Firebomb doesn’t just solidify Rambaldi as a quasi-religious quest for Sloane, but it presents that quest as uniquely dangerous. Sloane is literally, a man alone, developing a weapon more dangerous than anything the Alliance or Irina’s organisation – for all their arms deals and even attempts to gain control of nuclear weapons – ever produced that threatened not just national but global security. Sloane is actively putting together a suitcase neutron bomb, one that appears to have been designed in the 15th century by Rambaldi. “Is that even theoretically possible?” asks a somewhat awed Sark. Well… probably not, but this is Alias so it doesn’t really matter. Rambaldi is a wizard. He is magic. It doesn’t matter whether what he created was nonsense or not, it’s the application of it that matters. Sloane, fuelled by a zeal that can only come from a zealot, develops such a terrible weapon for the purposes of, ultimately, helping achieve the next stage in his plan. The terrifying part of Firebomb is the final moment, when we realise the entire episode was about getting hold of an old relic containing Rambaldi manuscript pages. It was never about getting in bed with a Taliban warlord. Sloane’s plans go beyond that simple post-9/11 realpolitik.
Yet what’s interesting is that Alias actively confronts those political realities now, perhaps freed from the monolithic duality of the Cold War organised crime blocks the narrative needed to appease. Sloane, a free agent, a free supervillain, is able to lead the show into new waters. His aims, by his own admission, are more colourful and ‘Bondian’ than anything the previous regimes would have imagined. “If you knew what my plans are… this is bigger than SD-6, Sydney, than the CIA, than you being deceived by me, than me being betrayed by you” Sloane tells her, and Syd—as ever a staunch pragmatist with no interest in a wider sense of mythology or geopolitics—is entirely non-plussed. Sloane, in declaring this, is in a broader sense working to recalibrate Alias as a series. The show we previously knew was smaller, more contained, more restricted. The Alias he has freed the series up to be, through his action, will be far bigger, far more expansive, and have far greater consequences.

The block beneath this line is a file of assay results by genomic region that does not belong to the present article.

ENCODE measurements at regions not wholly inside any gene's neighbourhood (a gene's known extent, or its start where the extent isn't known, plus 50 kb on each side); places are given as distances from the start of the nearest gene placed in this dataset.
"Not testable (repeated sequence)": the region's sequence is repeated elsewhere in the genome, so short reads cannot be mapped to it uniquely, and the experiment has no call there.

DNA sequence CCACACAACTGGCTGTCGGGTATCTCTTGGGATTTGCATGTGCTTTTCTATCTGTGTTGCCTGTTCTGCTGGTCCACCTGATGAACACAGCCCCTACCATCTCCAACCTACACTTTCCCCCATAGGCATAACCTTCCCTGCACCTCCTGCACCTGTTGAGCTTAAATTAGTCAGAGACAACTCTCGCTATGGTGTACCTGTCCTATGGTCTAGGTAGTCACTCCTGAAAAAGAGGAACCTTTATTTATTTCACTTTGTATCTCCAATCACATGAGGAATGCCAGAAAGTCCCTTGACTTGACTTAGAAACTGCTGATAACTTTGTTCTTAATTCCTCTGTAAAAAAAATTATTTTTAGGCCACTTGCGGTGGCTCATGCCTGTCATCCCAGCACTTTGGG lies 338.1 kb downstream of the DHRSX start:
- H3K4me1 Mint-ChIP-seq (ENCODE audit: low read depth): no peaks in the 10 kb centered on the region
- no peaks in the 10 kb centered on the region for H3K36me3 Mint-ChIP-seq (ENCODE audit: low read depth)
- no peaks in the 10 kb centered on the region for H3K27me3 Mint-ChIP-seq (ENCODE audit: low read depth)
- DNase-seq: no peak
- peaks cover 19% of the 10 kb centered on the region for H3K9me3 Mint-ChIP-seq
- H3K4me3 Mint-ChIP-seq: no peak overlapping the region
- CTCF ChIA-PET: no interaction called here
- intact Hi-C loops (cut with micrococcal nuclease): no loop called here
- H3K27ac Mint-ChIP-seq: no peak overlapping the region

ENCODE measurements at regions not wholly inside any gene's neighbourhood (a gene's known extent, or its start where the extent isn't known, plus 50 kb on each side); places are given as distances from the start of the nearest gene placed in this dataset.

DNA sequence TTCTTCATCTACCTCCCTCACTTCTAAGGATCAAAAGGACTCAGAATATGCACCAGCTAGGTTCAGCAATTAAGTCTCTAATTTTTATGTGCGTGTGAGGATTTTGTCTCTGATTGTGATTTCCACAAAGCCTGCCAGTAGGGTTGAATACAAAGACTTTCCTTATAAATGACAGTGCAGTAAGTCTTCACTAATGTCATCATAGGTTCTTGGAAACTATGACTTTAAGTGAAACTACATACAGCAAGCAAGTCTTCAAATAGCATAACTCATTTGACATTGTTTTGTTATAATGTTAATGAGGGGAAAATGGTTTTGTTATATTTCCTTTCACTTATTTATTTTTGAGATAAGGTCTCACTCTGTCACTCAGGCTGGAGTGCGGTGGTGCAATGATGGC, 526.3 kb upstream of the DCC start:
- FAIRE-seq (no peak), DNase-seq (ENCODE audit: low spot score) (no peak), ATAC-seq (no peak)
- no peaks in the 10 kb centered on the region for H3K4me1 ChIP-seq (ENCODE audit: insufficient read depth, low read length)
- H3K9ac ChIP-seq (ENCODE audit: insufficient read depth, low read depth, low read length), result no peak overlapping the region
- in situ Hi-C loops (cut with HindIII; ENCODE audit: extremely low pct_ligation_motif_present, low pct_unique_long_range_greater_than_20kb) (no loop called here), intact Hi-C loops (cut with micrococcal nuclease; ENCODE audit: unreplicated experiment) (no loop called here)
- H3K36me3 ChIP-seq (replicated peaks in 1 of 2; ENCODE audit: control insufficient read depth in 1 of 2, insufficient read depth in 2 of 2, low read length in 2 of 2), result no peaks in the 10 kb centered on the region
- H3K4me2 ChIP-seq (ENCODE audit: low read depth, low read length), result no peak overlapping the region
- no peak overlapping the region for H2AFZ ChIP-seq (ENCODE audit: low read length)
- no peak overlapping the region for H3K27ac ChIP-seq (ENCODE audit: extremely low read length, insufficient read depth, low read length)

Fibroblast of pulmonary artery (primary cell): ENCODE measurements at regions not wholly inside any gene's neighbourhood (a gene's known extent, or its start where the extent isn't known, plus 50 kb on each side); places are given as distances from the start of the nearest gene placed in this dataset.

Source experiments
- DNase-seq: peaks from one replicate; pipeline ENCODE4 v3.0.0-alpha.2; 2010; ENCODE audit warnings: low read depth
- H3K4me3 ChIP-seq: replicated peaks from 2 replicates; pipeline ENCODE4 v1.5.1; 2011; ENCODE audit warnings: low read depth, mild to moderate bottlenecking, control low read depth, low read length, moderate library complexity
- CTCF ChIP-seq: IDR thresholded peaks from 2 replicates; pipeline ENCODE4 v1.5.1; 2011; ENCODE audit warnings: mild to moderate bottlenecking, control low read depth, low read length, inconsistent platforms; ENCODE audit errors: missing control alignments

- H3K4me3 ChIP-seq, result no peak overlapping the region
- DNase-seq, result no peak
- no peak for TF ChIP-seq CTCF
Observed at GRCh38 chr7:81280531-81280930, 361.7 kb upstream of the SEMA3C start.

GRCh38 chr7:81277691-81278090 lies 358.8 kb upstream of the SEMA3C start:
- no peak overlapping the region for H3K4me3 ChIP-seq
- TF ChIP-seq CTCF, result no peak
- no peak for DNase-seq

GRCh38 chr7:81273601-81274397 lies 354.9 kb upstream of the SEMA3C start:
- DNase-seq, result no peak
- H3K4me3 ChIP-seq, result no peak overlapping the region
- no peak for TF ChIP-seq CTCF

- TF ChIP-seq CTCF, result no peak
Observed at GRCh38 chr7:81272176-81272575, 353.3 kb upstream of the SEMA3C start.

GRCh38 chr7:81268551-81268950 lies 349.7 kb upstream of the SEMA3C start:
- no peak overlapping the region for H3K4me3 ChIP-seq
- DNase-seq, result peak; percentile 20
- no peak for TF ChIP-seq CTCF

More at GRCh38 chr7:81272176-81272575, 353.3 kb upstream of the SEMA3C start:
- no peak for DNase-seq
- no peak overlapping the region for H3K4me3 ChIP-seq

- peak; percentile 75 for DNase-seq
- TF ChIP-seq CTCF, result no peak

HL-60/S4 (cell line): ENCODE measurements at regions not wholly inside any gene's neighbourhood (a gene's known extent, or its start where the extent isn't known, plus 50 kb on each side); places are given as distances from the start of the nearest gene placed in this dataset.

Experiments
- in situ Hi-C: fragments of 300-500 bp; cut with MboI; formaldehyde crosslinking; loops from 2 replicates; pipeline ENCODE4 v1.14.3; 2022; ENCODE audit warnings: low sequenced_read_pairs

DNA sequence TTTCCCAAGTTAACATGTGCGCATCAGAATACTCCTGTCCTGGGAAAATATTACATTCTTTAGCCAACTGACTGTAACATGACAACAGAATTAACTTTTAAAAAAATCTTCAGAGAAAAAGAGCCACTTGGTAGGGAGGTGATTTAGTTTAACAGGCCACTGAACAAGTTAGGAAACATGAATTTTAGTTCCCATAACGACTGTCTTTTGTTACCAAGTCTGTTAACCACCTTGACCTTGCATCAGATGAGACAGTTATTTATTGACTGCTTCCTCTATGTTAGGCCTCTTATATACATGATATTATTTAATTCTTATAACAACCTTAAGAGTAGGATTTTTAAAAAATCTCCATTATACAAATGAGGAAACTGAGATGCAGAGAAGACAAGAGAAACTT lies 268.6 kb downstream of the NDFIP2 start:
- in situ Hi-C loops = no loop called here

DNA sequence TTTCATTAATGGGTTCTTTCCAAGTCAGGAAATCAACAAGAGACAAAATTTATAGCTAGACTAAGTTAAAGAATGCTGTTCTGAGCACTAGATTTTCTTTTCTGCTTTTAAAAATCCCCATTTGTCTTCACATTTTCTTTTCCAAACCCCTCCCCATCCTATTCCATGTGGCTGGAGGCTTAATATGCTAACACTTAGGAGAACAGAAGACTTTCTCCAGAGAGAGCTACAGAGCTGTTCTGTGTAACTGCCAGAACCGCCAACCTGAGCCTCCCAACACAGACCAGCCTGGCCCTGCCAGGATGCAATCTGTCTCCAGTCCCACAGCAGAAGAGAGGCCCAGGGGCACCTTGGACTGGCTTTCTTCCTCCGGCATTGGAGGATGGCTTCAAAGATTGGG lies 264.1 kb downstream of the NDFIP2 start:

This is why ultimately we realise Sloane was pulling a long con on Kabir himself. Positioning himself as a rogue element with “few alliances”, Sloane appeals to the warlord for his lack of political complication, and the scope of his enterprise. “All I have is a vision of an enterprise that will influence an existing world order that I believe to be corrupt. I’m looking for partners who shares that view”. In that sense, Sloane places himself in an analogous position to powerful terrorist leaders such as Osama bin Laden, the scion for Al-Qaeda who, at the time, served as a very real ‘face of the enemy’ for American society to demonise. Sloane approaches Kabir not as a zealot but a revolutionary, keen to help bring down what is suggested to be Western society, and the post-war capitalist system the Alliance looked to control and work for them. The Alliance actively subverted Kabir—re-routing a shipment of weapons to him—and would never have been able to appeal to these sensibilities. Sloane, as a veritable ronin, very much can.
Sloane even appeals to Kabir’s nationalism, presenting the gift of a statue of Khushal Khan Khattak, who Kabir describes as “a hero to my people”. Pashtun’s are the largest ethno-centric tribe in all of Afghanistan and Pakistan, with whom they share a dual heritage, and Khattak in the seventeenth century worked to unite the Pashtun tribes as a unified force to revolt against the all-encompassing Mughal Empire. Indeed, you can see parallels between the Mughal and the Americans, in the sense that the Mughal Empire, while bolstered by military warfare, preferred to control countries through administrative practices and equalise their societies rather than suppress their cultures. Is this not the American objective following the post-9/11 invasion of Afghanistan, and precisely what Kabir would be against? Kabir very much sees himself in the mould of Khattak and this paean to Pashtun nationalism is key totem as part of Sloane’s machiavellian game playing. He is a man who has done his homework.